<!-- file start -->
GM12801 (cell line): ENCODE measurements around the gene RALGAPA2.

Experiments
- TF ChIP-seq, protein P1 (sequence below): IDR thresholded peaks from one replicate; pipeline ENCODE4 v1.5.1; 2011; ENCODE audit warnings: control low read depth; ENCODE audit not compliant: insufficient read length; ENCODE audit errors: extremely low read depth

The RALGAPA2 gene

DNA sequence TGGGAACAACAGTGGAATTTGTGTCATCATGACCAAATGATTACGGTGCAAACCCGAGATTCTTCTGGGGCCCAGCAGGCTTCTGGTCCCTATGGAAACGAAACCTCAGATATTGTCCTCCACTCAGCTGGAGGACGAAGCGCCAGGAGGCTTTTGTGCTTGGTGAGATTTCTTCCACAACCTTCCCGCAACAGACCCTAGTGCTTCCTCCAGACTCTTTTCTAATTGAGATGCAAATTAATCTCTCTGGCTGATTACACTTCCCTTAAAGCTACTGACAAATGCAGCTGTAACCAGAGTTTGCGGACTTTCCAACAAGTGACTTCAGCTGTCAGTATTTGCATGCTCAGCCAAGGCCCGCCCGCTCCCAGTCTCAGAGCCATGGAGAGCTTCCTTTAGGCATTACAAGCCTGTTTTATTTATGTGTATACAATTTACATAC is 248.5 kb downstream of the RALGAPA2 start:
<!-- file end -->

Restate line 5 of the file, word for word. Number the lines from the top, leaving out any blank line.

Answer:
DNA sequence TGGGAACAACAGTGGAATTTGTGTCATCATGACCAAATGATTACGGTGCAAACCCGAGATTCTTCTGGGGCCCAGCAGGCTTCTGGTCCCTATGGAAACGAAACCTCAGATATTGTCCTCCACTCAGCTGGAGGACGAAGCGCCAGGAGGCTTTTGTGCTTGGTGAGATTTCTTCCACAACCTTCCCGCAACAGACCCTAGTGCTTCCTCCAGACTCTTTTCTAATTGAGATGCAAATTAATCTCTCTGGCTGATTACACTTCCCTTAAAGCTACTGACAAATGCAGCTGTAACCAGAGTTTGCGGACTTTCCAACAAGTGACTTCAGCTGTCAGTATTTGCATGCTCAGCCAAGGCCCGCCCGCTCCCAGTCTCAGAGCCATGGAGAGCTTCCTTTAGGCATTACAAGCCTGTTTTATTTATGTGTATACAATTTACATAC is 248.5 kb downstream of the RALGAPA2 start: